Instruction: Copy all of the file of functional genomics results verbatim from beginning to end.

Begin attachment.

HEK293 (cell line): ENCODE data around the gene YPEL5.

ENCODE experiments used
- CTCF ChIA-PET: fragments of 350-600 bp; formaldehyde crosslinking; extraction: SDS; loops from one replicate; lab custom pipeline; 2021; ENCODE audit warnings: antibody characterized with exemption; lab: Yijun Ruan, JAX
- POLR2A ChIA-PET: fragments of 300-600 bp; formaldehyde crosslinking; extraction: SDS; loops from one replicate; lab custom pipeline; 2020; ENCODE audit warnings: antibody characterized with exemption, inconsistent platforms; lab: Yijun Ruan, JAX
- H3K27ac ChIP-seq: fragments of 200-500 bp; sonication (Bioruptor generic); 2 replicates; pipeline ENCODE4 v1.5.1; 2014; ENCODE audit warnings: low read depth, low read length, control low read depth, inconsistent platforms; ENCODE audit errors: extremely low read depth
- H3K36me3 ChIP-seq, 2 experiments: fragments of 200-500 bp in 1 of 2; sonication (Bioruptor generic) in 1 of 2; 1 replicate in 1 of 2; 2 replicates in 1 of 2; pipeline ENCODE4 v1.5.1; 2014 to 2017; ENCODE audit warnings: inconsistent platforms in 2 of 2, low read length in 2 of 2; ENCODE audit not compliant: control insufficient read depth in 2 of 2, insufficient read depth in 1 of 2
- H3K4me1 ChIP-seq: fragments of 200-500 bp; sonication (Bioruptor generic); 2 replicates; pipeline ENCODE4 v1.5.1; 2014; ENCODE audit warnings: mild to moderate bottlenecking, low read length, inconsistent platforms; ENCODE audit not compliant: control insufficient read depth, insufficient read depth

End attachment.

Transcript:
HEK293 (cell line): ENCODE data around the gene YPEL5.

ENCODE experiments used
- CTCF ChIA-PET: fragments of 350-600 bp; formaldehyde crosslinking; extraction: SDS; loops from one replicate; lab custom pipeline; 2021; ENCODE audit warnings: antibody characterized with exemption; lab: Yijun Ruan, JAX
- POLR2A ChIA-PET: fragments of 300-600 bp; formaldehyde crosslinking; extraction: SDS; loops from one replicate; lab custom pipeline; 2020; ENCODE audit warnings: antibody characterized with exemption, inconsistent platforms; lab: Yijun Ruan, JAX
- H3K27ac ChIP-seq: fragments of 200-500 bp; sonication (Bioruptor generic); 2 replicates; pipeline ENCODE4 v1.5.1; 2014; ENCODE audit warnings: low read depth, low read length, control low read depth, inconsistent platforms; ENCODE audit errors: extremely low read depth
- H3K36me3 ChIP-seq, 2 experiments: fragments of 200-500 bp in 1 of 2; sonication (Bioruptor generic) in 1 of 2; 1 replicate in 1 of 2; 2 replicates in 1 of 2; pipeline ENCODE4 v1.5.1; 2014 to 2017; ENCODE audit warnings: inconsistent platforms in 2 of 2, low read length in 2 of 2; ENCODE audit not compliant: control insufficient read depth in 2 of 2, insufficient read depth in 1 of 2
- H3K4me1 ChIP-seq: fragments of 200-500 bp; sonication (Bioruptor generic); 2 replicates; pipeline ENCODE4 v1.5.1; 2014; ENCODE audit warnings: mild to moderate bottlenecking, low read length, inconsistent platforms; ENCODE audit not compliant: control insufficient read depth, insufficient read depth